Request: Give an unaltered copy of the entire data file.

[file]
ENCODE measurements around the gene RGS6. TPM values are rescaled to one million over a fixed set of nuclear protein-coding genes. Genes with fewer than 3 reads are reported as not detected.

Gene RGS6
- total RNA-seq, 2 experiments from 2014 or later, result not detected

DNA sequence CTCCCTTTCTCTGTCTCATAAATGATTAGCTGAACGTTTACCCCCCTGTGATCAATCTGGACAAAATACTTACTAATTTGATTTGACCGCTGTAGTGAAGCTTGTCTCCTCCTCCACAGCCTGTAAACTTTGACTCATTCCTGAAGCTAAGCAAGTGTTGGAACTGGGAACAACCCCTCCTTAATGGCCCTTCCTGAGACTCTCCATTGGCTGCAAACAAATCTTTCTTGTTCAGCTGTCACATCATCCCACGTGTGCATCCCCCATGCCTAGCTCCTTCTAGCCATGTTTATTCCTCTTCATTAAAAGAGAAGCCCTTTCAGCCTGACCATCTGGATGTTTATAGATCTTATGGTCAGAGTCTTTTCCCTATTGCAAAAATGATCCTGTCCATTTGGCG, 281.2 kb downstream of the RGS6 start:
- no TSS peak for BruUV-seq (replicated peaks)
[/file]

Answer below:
ENCODE measurements around the gene RGS6. TPM values are rescaled to one million over a fixed set of nuclear protein-coding genes. Genes with fewer than 3 reads are reported as not detected.

Gene RGS6
- total RNA-seq, 2 experiments from 2014 or later, result not detected

DNA sequence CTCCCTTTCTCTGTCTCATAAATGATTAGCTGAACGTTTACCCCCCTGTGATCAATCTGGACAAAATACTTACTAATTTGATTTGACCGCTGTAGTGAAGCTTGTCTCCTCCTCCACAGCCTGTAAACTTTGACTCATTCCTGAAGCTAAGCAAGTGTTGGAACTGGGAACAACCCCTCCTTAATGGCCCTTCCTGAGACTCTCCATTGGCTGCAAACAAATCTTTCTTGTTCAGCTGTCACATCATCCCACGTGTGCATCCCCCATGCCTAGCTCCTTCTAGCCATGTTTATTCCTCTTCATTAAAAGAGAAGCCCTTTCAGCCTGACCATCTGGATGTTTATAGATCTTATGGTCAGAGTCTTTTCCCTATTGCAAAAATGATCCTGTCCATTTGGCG, 281.2 kb downstream of the RGS6 start:
- no TSS peak for BruUV-seq (replicated peaks)